Subaru Impreza WRX STI (JDM), 2007, 92k, £13,995
Just when you think you’ve found the right Impreza WRX STI, another one comes along to tempt you away. Not only are there an infinite number of special editions, each with their own minor but often significant differences, there are also some major differences between UK and JDM cars. Go for the UK model and you’ll get the distinct Impreza burble, which is lost on the Japanese cars as they use equal-length headers. However, JDM machines get twin-scroll turbos, automatic water spray for the intercooler and tougher engines. Though you may pay a little more for one, JDM cars are typically the way to go if you want the ultimate Impreza WRX experience.
That’s why I was surprised to find this 2007 Hawkeye, with 92,000 miles on the clock, for a little under £14,000. Now, UK Hawkeyes saw the introduction of the punchy 2.5-litre boxer, which wasn’t nearly as sturdy as the 2.0-litre forged motor the JDM version came with. It also earned a higher rev limit, which helps make up for the lack of exhaust burble.
This one’s easy to overlook because it’s covered in rally stickers, which is usually a sign that it’s been tuned beyond recognition, though it appears to be completely standard. And it’s in WR Mica with gold wheels, aka the perfect STI spec. Seriously, if someone doesn’t buy this soon, my house deposit will be taking a bit of a hit…
Subaru Legacy Spec B, 2009, 127k, £3,995
Any Japanese car with ‘Spec’ in its name is going to be expensive. Look at Spec C Imprezas for proof of that. Or V-Spec Skylines. Or even M-Spec ones, for that matter. Everything but the Spec B Legacy, in fact. Which makes it a bargain basement route into all that’s great about all-wheel drive Subarus.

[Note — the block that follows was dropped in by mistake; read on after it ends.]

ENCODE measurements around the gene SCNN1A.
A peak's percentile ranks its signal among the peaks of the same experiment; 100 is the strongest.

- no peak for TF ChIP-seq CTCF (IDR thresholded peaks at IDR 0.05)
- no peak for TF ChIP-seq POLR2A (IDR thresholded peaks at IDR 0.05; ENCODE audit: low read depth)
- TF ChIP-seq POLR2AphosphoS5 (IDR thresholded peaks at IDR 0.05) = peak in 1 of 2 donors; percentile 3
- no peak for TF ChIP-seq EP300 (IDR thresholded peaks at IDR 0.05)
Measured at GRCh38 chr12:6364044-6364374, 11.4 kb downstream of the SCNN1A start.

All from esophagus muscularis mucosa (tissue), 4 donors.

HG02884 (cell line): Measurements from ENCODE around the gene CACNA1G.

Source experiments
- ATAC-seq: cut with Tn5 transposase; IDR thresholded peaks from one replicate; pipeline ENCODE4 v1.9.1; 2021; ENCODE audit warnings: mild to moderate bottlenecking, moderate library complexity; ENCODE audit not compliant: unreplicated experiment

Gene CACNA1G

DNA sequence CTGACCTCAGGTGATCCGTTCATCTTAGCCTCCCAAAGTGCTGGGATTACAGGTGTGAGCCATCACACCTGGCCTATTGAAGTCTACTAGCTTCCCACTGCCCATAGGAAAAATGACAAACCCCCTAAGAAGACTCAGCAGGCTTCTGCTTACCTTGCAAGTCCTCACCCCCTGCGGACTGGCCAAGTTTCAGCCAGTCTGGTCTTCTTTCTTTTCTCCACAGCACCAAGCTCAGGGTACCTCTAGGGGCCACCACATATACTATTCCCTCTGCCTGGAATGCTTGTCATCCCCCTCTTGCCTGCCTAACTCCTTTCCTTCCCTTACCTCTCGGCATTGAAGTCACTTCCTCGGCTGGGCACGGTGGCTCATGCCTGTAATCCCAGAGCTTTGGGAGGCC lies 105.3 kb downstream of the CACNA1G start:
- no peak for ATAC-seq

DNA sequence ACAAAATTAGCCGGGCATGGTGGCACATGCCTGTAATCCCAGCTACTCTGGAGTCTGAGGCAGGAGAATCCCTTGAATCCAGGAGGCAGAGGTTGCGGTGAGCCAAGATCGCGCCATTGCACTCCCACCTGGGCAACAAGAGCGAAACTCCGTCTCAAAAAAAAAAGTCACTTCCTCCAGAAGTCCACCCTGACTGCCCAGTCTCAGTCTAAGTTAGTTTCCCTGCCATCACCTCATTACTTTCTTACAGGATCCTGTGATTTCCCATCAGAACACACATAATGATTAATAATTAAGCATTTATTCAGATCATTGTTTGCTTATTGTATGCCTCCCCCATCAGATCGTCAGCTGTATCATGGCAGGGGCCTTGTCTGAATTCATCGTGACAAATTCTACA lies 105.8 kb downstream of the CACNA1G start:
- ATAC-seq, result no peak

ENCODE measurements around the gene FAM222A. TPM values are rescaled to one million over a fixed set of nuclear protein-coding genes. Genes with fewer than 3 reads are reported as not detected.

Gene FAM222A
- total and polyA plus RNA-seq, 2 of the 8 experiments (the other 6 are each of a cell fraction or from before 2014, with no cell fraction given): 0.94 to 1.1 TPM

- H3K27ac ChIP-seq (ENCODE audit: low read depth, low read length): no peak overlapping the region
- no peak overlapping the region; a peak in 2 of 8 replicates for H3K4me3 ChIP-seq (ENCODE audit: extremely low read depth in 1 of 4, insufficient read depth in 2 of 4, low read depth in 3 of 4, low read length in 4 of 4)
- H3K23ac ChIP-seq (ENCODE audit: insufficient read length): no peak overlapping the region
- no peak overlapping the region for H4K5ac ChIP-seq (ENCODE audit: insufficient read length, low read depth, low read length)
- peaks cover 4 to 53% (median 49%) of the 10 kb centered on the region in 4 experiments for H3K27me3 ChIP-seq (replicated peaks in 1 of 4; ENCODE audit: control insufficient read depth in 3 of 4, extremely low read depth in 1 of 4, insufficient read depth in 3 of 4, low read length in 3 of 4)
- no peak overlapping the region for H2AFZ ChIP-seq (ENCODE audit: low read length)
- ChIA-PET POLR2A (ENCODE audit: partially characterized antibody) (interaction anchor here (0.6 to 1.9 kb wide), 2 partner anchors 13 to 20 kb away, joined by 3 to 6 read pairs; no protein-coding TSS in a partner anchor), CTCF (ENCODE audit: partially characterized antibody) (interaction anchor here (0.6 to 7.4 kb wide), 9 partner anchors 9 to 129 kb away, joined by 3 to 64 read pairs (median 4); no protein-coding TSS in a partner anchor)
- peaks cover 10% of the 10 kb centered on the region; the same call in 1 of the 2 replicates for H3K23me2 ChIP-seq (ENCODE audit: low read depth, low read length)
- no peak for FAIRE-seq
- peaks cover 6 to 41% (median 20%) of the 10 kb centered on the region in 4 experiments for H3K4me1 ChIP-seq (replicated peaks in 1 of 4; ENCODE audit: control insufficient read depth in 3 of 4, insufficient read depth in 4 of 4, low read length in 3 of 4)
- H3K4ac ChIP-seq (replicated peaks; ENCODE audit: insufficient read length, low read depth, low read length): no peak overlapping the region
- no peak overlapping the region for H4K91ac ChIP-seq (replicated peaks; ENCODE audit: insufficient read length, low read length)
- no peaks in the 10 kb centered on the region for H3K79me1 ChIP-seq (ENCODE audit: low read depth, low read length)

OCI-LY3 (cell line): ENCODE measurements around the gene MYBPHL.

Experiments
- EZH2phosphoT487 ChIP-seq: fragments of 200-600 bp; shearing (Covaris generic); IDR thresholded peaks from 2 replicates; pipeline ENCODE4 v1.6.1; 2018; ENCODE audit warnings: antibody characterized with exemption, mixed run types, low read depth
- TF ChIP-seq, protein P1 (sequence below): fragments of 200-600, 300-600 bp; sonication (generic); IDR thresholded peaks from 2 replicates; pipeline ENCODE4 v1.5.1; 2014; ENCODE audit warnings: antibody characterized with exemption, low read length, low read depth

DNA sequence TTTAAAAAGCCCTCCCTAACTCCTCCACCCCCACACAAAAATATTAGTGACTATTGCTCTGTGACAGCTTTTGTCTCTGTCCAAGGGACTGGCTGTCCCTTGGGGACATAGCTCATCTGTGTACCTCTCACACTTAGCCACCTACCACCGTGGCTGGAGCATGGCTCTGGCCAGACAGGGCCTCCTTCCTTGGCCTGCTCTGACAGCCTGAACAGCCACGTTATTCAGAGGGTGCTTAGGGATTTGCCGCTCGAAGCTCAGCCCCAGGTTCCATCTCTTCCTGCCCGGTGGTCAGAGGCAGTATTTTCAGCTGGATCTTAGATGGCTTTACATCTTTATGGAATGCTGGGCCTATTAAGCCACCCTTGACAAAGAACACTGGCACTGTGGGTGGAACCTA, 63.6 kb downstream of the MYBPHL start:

The early cars reserved just for Japan are still affordable, despite plenty of Impreza-donated parts and almost 300hp - this one is still comfortably under £10k. But we can do even better than that for a Spec B bargain. The later Legacy to gain the badge might not have been as hardcore, switching the EJ20 turbo for a 3.0-litre flat six and aimed more at the compact executive class than rally reps, but it had plenty to recommend it as well. That included Bilstein suspension, a rear limited-slip diff for the four-wheel drive and the SI-Drive mode selector. Maybe it wasn’t a Subaru icon with a slightly aloof driving experience, but then the icons don’t cost £3,995 anymore…
Yep, that’s all this Legacy Spec B costs, complete with what’s described as ‘great’ service history for its 127,000 miles and ‘immaculate’ condition - bizarre bonnet ornament and all. A 3.0-litre flat six and automatic gearbox won’t make it cheap to run, but boxer-engined, all-wheel drive Subarus with more than 240hp don’t come cheaper.
Subaru Forester 2.5 XTEn, 2009, 98k, £3,991
While this list could easily have been a lot longer and compiled entirely of Imprezas, we'd have been remiss not to mention the other all-wheel drive Subarus that have been made in the past half a century. Not least because those without WRC heritage are rather more affordable.
Coming in at a few quid less even than the Legacy, this Forester XTEn boasts so much of what has made the Subaru legend: turbocharged flat-four engine, manual gearbox, four driven wheels and the sort of hardy dependability that keeps them farm-friendly to this day. Again the larger 2.5-litre motor used here isn’t quite as tough as the earlier 2.0-litre, though the Forester looks to have survived almost 100,000 miles of use with plenty of life intact. There’s no escape when the original owner has gone for sand leather…
As with all the cars on this list - as with so many Subarus really - old-school turbo power and permanent all-wheel drive mean the Forester will be pricey to run. On the other hand, it’s a lot of performance for the money, which was always fundamental to the Subaru appeal before the famous ones got so expensive. Being the less cool one never looked so tempting.
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